Now, when researchers apply to us for funding, we require that their work addresses at least one of these priorities, or a priority from the Childhood Neurological Disabilities PSP Top 10 as it relates to childhood stroke.
TELSTAR addresses the following priorities from the Stroke PSP:
- Rehabilitation and long-term care 5: Resourcing and organising community stroke services
- Rehabilitation and long-term care 10: Improving stroke survivor and carer experience of the stroke pathway
Meet the team
TELSTAR is co-led by Dr Niki Chouliara and Professor Adam Gordon at the University of Nottingham.
Niki is a Research Fellow and an expert in stroke rehabilitation research, focusing on how stroke rehabilitation services are provided in the community so that they offer real benefits for stroke survivors and their families. Niki will lead on the day-to-day work of the project. She is also a member of the Stroke Association-funded WAterS-2 team, who are working on making mental health support after stroke more accessible and inclusive.
Niki says, “We need to ensure telerehabilitation is delivered in line with existing evidence and that the needs and preferences of people with stroke are considered and respected.”
Adam is Professor of the Care of Older People, as well as a Consultant Geriatrician and Nottingham University Hospitals. His research is about how we can improve health and social care offered to older people.
Adam says, “This is an exciting study and an important step towards developing recommendations to support the provision of high quality and equitable community stroke rehabilitation services. We often see telerehabilitation and other technological fixes touted as possible solutions to the current workforce crises in health and social care, and the pressures we see on the system as a consequence. It’s important, though, that we only use these technologies where the can make a difference to improve the quality of care.”
The other members of the team are:
- Dr Trudi Cameron, Research Fellow at the University of Nottingham and a nurse, with over 34 years’ experience of working in the NHS as a clinician and senior manager. Trudi contributes to the day-to-day work of the project, including supporting stroke survivors and loved ones to take part in the research.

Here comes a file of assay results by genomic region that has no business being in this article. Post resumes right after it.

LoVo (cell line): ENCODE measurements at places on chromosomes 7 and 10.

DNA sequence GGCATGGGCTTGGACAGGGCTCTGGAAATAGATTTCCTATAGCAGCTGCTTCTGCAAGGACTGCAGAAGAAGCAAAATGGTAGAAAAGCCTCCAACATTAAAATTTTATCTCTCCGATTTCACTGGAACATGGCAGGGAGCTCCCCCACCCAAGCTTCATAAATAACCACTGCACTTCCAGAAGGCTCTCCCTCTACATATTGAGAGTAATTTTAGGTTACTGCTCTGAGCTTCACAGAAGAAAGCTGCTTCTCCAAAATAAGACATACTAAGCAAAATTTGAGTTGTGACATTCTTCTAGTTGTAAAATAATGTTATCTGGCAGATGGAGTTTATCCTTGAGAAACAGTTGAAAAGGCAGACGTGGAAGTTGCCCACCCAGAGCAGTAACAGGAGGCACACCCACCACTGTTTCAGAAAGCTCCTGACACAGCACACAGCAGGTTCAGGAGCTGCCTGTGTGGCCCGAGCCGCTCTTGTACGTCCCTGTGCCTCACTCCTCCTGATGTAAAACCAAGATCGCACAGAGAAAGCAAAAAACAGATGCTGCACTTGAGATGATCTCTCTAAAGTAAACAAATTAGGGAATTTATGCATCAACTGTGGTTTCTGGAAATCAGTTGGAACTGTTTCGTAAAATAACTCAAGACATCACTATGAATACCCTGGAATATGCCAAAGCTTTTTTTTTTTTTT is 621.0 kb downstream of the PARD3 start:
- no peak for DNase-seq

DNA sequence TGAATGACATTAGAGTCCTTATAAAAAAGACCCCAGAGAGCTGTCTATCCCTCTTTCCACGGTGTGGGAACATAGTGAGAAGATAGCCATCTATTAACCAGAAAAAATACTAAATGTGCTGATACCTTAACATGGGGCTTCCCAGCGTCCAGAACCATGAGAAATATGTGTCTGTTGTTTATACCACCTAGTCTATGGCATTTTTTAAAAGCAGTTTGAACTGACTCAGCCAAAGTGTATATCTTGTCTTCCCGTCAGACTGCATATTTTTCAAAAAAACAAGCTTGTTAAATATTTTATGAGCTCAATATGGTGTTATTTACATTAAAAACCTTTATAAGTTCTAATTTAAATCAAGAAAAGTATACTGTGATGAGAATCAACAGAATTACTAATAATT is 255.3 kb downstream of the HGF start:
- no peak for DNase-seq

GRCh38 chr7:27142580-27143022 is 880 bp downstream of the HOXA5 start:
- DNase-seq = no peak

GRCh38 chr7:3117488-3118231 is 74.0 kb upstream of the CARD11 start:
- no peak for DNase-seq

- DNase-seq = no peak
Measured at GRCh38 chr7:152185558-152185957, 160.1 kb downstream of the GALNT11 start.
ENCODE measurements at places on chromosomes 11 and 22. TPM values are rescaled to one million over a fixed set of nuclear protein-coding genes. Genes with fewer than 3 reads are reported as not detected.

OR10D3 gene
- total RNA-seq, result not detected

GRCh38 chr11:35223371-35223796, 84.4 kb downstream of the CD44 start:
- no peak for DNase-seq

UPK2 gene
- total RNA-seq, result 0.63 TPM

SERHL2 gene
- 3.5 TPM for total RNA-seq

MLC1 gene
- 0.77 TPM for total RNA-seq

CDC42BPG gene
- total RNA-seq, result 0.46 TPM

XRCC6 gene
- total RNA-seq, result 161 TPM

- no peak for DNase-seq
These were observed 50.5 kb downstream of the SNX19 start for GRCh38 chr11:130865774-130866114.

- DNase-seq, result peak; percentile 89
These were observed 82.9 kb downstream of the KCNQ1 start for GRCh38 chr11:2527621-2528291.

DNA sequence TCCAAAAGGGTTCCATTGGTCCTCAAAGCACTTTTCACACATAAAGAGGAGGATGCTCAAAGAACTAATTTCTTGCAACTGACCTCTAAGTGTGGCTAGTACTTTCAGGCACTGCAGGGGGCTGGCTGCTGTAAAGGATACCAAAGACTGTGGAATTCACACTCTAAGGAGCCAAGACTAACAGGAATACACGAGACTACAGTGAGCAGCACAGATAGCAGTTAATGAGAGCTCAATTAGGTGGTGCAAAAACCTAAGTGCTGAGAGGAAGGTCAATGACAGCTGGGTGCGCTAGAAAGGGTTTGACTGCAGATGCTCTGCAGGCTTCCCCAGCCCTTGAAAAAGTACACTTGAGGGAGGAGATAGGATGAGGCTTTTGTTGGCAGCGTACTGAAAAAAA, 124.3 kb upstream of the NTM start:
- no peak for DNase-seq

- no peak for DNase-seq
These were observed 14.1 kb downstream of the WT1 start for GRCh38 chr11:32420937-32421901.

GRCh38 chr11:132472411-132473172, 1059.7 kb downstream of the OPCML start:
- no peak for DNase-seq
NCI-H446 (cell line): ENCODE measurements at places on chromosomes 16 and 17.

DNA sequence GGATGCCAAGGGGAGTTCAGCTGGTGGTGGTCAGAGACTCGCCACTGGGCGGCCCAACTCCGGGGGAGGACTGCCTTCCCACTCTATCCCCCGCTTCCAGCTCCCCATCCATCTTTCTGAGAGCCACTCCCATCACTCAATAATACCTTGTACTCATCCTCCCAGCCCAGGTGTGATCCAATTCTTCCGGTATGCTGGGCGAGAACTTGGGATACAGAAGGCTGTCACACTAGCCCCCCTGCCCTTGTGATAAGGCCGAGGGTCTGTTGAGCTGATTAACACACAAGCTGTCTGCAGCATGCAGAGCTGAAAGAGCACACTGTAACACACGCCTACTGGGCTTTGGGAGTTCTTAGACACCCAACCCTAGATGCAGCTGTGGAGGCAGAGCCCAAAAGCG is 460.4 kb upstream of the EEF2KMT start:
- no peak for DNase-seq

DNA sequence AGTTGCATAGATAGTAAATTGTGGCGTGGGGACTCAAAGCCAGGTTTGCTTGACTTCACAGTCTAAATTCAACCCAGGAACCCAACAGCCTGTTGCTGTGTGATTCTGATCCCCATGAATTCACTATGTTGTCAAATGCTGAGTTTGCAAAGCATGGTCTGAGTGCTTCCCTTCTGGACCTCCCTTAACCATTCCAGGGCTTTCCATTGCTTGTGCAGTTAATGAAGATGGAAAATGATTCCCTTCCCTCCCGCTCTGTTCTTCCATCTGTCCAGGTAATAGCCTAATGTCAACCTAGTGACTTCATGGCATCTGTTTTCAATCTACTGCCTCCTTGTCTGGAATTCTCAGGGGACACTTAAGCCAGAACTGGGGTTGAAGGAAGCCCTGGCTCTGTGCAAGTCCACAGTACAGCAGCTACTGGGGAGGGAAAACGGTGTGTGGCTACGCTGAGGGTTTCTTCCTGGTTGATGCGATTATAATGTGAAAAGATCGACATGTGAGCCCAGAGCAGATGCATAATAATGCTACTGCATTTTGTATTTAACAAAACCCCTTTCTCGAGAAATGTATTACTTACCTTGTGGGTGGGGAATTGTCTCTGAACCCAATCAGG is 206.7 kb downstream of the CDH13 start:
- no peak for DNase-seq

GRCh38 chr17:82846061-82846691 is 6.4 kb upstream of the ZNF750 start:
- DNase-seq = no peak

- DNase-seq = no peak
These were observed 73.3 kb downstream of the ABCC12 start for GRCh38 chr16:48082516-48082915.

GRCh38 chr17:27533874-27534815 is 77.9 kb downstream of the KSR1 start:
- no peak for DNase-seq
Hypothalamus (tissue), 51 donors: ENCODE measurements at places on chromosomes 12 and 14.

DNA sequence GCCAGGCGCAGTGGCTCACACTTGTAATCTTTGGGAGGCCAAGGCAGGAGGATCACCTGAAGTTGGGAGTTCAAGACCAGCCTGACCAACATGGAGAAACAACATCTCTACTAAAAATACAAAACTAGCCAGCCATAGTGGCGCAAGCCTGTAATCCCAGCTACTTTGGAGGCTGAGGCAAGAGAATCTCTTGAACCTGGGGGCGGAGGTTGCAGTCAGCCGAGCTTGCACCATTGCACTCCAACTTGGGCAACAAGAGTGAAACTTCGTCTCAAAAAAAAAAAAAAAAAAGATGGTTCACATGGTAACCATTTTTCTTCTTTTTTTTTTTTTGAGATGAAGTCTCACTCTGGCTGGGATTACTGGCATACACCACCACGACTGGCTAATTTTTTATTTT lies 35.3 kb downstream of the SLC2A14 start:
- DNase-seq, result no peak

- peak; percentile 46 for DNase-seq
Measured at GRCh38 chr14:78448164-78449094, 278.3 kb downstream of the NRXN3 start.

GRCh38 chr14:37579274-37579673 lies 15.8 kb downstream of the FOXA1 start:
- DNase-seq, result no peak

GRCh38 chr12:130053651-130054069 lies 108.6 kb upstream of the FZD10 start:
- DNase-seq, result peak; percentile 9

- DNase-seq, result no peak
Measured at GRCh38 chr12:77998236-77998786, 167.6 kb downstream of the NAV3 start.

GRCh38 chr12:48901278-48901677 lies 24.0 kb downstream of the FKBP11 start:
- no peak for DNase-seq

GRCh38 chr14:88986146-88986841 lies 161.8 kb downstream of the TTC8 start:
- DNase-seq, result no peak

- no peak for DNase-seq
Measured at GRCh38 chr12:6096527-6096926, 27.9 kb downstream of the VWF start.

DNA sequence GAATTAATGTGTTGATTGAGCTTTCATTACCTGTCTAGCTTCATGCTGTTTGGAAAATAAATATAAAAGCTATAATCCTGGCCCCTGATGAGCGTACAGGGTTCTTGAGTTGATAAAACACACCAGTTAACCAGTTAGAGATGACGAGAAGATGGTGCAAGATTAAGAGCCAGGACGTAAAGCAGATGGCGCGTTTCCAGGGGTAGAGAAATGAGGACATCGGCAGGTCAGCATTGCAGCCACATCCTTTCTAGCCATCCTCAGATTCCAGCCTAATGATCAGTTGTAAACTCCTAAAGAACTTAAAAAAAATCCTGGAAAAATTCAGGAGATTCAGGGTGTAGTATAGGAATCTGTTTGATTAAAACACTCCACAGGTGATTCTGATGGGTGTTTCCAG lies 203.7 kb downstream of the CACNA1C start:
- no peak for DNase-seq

- Lisa Kidd, Professor of Nursing at Glasgow Caledonian University. Lisa is an expert in supported self-management, especially in the context of community rehabilitation services in Scotland. She uses this expertise to shape the design and methods of TELSTAR.
- Scott Ballard-Ridley, communications and engagement manager at Bridges Self-Management. Scott is a physiotherapist and stroke survivor and an expert in co-design approaches He advises on developing accessible research materials, assessing the relevance of findings to stroke survivors and co-producing recommendations for practice.
- Dr Shirley Thomas, Associate Professor in Rehabilitation Psychology at the University of Nottingham. Shirley advises on how to make participation in TELSTAR accessible to people with communication difficulties like aphasia. Like Niki, she is also a member of the WAterS-2 team.
- Leanna Luxton, Community Stroke Team Lead at Northampton General Hospital NHS Trust. Leanna is the clinical lead for TELSTAR and advises on including the views of people who are unable to access telerehabilitation, as well as whether recommendations are likely to work in clinical practice.
- Dr Rebecca Fisher, Stroke Programme Manager at NHS England, Rehabilitation and Life after stroke workstream lead and Associate Director of the Sentinel Stroke National Audit Programme. Rebecca advises on developing recommendations which can influence national policy and become adopted in clinical practice.
- Dr Rachel Stockley, Senior Research Fellow at the University of Central Lancashire. Rachel is a physiotherapist and expert in rehabilitation technologies. She advises on what needs to be considered when developing and embedding technologies in healthcare.
- Valerie Pomeroy, Professor of Neurorehabilitation at the University of East Anglia. Valerie advises on working with different groups of people when developing healthcare technologies, as well as how to change healthcare policy. She also advises on interpreting the findings of TELSTAR, especially how they might be relevant to rehab for other types of brain injury.
- Dr Jade Kettlewell, Senior Research Fellow at the University of Nottingham. Jade is an expert in in adapting rehabilitation interventions for remote delivery. She advises the team on ways to ensure findings reach a wide audience, both in the UK and internationally.